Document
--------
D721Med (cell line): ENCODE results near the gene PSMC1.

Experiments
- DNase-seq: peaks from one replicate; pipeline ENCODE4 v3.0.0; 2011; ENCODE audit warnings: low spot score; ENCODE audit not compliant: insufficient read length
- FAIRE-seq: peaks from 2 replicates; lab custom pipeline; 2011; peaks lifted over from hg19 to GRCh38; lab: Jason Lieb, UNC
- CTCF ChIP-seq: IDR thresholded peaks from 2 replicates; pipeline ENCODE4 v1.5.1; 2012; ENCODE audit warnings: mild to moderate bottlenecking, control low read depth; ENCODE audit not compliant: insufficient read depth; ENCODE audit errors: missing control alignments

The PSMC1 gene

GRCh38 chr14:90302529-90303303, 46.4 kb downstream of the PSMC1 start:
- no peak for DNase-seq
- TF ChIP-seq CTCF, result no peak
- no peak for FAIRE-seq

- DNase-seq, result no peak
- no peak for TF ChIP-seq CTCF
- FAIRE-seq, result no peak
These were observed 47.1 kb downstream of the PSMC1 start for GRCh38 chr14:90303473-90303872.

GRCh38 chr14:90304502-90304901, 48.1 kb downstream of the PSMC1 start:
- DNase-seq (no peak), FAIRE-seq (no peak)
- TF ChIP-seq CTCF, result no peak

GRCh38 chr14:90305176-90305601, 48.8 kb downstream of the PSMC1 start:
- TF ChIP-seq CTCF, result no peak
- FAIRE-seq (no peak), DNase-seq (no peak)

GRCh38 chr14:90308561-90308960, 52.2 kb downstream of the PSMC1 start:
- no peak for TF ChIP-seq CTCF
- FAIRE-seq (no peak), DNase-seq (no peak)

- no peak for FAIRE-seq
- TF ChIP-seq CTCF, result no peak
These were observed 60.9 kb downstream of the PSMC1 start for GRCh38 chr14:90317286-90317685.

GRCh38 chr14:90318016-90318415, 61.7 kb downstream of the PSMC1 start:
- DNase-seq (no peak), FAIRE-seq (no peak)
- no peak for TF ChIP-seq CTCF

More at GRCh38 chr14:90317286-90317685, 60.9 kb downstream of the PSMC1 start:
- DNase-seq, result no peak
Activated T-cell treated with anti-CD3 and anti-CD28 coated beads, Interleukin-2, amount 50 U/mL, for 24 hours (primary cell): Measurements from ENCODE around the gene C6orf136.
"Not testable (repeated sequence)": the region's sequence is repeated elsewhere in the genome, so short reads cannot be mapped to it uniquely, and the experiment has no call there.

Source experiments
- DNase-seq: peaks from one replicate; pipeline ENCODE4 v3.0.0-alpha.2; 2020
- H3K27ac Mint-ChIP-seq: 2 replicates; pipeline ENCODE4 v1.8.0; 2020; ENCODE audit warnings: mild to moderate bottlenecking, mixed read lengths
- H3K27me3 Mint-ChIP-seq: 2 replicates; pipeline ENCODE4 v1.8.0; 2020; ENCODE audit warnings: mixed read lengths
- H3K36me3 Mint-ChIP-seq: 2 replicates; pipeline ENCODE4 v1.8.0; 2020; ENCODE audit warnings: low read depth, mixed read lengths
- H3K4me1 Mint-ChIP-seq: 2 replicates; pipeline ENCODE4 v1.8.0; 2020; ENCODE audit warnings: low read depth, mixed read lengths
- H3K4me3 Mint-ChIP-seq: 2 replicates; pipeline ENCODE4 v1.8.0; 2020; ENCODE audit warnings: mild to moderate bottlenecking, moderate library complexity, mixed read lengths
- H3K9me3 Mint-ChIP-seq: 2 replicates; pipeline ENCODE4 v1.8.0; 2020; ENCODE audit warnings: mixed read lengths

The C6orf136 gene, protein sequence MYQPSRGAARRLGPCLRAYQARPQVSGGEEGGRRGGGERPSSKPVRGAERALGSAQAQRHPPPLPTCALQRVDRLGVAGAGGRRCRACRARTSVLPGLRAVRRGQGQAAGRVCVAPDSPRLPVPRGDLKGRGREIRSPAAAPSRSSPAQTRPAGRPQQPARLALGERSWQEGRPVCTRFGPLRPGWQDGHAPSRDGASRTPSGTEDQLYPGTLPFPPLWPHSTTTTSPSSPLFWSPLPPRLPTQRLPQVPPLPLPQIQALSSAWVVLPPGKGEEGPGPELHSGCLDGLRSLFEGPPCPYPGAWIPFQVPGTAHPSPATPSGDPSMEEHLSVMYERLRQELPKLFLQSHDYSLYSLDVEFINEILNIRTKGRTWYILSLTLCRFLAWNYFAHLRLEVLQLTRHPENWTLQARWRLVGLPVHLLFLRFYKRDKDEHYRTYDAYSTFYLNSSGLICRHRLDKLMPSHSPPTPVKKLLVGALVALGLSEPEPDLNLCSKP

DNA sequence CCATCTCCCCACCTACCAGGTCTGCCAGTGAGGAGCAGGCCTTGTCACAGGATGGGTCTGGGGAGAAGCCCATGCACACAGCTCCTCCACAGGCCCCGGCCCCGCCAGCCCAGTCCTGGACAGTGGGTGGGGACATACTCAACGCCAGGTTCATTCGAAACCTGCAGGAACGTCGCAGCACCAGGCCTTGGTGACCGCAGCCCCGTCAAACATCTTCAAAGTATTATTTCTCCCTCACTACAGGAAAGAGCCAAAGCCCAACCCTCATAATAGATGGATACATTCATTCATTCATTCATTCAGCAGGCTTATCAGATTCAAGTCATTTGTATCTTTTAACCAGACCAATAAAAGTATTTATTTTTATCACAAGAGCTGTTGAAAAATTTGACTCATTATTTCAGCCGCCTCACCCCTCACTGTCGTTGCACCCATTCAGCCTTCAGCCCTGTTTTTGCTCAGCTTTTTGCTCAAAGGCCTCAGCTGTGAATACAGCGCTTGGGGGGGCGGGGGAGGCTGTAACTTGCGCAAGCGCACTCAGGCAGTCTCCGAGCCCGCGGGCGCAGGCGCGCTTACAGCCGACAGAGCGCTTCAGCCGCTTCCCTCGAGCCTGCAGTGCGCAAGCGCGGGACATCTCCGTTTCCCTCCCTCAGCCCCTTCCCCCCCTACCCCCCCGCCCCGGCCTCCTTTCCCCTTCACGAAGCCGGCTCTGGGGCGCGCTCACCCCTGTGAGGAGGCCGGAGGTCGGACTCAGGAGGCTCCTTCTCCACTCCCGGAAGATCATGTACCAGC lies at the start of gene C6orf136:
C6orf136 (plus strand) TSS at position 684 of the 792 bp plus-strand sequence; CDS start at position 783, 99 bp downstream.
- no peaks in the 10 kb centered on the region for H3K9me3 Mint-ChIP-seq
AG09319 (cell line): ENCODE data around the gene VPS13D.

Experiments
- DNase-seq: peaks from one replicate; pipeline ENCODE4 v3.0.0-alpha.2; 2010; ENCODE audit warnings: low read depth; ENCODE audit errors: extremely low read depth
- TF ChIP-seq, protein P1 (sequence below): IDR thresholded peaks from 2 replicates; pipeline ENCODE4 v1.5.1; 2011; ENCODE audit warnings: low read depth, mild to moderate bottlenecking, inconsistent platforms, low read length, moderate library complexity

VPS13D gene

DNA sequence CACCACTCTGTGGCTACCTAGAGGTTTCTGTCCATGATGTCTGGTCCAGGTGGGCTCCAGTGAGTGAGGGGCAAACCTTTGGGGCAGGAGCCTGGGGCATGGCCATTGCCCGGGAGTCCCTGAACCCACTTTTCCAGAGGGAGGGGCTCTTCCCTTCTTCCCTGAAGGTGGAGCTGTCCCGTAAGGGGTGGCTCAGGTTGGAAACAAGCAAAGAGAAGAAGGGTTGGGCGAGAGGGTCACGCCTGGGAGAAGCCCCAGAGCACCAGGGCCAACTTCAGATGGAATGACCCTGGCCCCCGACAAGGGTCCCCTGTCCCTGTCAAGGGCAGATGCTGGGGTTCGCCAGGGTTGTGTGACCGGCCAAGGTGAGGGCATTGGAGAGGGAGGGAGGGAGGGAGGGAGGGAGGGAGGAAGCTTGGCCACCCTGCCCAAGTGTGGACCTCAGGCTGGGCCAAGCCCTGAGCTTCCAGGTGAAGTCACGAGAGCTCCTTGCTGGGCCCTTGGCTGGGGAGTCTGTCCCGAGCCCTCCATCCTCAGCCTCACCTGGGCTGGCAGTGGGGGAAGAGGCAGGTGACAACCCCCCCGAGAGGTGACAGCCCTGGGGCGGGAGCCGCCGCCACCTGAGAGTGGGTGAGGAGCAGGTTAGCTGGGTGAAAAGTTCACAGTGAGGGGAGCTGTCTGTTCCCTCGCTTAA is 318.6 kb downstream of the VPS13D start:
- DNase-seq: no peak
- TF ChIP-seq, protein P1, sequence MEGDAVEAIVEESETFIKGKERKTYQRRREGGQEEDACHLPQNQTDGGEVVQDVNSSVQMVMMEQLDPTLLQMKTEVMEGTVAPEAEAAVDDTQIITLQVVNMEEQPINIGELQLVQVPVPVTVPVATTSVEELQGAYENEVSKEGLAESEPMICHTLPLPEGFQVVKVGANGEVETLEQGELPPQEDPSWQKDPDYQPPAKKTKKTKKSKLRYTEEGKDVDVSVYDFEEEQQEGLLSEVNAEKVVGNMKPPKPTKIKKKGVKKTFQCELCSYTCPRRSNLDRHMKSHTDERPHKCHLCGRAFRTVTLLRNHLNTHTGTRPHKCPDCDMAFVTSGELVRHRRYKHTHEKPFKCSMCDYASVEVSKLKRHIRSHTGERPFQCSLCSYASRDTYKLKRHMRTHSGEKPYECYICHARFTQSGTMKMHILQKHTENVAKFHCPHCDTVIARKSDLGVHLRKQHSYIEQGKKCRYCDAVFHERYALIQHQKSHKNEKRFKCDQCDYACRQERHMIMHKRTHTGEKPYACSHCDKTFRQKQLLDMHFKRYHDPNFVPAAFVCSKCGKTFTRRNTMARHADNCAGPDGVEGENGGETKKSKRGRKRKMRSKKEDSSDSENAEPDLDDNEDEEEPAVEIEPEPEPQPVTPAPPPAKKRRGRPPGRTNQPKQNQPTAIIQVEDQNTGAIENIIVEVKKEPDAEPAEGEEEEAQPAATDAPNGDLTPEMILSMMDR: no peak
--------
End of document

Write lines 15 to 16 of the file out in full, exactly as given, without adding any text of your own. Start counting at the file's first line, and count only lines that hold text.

GRCh38 chr14:90304502-90304901, 48.1 kb downstream of the PSMC1 start:
- DNase-seq (no peak), FAIRE-seq (no peak)